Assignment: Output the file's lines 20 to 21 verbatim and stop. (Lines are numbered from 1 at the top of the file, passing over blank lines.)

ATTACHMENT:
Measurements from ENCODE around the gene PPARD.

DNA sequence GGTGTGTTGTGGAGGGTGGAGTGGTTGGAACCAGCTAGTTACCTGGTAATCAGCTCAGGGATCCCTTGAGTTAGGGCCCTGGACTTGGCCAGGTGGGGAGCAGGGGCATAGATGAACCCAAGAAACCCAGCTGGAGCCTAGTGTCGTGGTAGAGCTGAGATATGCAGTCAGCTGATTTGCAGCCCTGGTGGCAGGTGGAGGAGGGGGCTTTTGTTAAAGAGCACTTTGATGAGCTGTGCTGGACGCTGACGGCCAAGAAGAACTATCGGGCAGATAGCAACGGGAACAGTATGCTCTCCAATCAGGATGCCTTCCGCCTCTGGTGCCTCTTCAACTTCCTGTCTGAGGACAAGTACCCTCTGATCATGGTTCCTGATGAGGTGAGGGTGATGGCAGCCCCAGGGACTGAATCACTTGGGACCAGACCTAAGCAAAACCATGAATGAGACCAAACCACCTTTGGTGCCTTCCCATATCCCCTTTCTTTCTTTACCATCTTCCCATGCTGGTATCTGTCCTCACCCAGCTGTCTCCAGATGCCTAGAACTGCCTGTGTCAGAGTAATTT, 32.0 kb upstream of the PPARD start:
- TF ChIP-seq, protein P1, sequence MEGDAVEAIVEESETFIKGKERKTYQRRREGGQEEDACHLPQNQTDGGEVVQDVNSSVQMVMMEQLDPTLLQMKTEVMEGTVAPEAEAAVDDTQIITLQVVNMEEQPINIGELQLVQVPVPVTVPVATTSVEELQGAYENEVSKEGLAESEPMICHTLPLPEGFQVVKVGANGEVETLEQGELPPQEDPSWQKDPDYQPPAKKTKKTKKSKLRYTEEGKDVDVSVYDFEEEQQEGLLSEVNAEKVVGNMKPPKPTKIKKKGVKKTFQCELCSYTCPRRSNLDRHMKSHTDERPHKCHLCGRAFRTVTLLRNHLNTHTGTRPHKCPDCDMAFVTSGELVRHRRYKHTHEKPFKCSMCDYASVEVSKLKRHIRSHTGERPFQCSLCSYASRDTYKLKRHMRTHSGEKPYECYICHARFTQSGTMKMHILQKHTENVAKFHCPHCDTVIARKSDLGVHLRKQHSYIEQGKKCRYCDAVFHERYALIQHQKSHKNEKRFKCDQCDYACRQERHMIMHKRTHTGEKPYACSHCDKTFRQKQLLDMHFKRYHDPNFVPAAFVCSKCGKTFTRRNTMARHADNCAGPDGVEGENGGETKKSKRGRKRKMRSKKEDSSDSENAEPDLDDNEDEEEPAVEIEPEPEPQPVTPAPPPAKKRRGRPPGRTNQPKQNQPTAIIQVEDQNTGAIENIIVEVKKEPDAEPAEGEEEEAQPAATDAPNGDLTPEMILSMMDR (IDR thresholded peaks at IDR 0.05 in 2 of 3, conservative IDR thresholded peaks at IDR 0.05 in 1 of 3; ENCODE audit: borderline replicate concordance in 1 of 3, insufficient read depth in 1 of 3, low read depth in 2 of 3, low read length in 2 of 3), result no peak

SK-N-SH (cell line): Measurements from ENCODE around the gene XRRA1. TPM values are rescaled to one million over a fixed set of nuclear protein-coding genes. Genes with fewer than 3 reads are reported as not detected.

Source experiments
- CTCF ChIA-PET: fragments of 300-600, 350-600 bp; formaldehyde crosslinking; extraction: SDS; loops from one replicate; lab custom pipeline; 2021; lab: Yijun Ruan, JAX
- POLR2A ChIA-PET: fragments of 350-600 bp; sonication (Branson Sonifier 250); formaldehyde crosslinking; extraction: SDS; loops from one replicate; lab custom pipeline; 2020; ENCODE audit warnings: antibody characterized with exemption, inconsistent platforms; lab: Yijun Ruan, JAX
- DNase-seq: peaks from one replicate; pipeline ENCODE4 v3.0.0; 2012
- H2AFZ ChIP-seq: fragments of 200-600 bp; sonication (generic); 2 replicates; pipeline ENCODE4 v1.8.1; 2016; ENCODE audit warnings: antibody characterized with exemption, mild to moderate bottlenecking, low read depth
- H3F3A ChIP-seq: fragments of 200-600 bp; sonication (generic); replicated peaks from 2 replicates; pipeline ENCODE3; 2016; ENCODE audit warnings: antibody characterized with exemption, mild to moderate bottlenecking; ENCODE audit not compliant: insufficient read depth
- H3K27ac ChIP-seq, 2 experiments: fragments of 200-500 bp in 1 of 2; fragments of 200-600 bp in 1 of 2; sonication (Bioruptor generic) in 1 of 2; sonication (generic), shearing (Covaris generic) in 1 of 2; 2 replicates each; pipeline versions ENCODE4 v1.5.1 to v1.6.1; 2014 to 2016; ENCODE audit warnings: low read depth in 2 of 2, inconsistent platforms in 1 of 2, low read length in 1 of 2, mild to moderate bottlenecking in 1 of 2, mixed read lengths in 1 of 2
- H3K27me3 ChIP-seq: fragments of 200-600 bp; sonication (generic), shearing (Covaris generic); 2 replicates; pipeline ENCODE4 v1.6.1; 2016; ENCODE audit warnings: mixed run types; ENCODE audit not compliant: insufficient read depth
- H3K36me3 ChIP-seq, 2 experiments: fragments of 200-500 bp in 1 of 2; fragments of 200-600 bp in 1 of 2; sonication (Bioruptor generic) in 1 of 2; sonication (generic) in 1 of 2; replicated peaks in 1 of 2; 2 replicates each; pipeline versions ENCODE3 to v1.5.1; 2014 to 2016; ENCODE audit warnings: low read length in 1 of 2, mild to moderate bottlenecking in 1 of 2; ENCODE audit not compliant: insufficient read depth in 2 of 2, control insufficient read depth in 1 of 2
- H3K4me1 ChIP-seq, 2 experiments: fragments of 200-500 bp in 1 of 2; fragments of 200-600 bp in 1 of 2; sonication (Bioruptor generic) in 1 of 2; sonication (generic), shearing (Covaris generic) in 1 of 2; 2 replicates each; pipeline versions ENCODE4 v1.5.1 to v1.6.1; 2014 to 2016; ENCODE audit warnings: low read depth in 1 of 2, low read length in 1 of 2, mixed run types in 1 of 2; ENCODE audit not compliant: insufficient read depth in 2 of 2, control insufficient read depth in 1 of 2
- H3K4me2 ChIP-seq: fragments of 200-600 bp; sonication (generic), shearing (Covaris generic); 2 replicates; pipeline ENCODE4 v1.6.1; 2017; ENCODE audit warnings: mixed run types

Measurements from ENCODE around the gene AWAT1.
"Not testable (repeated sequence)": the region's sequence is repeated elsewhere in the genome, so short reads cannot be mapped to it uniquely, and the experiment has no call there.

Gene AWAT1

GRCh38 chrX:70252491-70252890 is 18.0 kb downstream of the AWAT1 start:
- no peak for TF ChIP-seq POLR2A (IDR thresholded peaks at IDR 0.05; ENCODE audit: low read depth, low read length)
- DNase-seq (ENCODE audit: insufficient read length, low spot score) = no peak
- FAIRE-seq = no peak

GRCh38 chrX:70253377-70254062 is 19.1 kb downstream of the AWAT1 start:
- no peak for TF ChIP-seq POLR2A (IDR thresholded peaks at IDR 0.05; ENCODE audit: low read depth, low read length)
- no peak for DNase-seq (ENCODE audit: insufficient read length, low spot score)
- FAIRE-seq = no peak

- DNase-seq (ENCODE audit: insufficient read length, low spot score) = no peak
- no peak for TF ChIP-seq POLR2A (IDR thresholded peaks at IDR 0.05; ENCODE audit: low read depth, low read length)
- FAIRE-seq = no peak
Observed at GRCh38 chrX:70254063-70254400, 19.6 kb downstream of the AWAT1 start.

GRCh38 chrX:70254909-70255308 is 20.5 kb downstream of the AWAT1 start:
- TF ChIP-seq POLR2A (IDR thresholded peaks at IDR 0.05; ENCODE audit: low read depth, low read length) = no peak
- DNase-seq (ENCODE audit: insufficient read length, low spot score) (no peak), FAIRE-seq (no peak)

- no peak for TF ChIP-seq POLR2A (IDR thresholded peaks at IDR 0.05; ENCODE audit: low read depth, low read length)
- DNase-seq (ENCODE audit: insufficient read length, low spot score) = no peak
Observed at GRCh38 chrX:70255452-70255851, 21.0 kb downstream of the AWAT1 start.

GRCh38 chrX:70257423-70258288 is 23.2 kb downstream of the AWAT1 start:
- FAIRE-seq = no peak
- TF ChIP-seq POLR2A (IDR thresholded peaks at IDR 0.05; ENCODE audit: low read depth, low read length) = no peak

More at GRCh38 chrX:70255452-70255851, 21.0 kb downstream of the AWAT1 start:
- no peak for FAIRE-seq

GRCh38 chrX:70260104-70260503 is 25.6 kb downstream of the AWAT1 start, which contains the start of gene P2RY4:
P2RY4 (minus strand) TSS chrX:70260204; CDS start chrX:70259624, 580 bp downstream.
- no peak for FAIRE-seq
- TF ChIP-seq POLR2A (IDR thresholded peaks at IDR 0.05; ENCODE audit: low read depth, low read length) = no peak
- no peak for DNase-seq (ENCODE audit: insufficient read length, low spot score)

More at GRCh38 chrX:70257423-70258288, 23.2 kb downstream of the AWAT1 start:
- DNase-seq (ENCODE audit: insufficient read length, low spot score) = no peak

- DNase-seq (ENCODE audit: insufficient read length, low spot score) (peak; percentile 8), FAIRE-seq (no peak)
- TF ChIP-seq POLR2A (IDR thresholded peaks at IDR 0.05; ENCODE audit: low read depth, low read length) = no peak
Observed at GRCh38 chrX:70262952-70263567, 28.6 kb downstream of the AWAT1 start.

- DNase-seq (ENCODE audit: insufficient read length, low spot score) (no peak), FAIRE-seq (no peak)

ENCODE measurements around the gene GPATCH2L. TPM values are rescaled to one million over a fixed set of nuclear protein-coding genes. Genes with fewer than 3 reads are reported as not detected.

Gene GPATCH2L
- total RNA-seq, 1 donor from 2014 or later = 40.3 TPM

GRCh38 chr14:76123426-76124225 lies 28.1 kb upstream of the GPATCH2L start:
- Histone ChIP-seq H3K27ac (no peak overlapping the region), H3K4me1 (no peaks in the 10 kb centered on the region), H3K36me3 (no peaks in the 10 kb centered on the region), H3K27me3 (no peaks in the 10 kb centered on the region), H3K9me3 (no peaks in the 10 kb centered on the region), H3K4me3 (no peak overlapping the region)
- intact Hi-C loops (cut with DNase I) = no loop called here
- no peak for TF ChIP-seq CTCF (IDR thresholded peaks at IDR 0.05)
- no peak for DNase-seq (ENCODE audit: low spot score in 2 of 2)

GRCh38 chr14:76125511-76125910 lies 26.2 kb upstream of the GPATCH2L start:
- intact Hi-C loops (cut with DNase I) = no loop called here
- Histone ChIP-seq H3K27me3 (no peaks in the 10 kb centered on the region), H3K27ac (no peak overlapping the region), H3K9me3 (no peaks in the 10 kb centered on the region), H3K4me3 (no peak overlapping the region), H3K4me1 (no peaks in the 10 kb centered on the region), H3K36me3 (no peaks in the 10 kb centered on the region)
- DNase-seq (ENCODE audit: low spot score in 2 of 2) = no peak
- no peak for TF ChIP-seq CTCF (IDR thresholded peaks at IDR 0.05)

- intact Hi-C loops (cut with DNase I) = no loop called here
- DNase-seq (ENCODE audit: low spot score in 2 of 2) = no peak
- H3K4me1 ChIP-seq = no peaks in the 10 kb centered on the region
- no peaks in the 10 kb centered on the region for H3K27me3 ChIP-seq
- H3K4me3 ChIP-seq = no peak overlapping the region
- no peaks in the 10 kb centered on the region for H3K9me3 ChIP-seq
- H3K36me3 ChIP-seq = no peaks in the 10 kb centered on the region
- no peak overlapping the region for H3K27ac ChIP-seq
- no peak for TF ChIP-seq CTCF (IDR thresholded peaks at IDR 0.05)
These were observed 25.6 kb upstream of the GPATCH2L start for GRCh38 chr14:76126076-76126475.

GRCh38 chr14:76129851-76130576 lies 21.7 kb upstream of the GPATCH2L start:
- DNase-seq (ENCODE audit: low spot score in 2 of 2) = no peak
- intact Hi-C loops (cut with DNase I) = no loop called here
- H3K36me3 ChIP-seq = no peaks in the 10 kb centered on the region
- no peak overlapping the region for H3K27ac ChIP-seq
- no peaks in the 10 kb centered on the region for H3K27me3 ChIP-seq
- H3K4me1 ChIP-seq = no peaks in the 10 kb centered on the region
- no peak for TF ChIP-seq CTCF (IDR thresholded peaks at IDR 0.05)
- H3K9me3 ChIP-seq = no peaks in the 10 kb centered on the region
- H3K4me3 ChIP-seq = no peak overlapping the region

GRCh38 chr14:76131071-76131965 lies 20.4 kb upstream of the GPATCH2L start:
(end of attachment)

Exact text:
- no peak for TF ChIP-seq POLR2A (IDR thresholded peaks at IDR 0.05; ENCODE audit: low read depth, low read length)
- DNase-seq (ENCODE audit: insufficient read length, low spot score) = no peak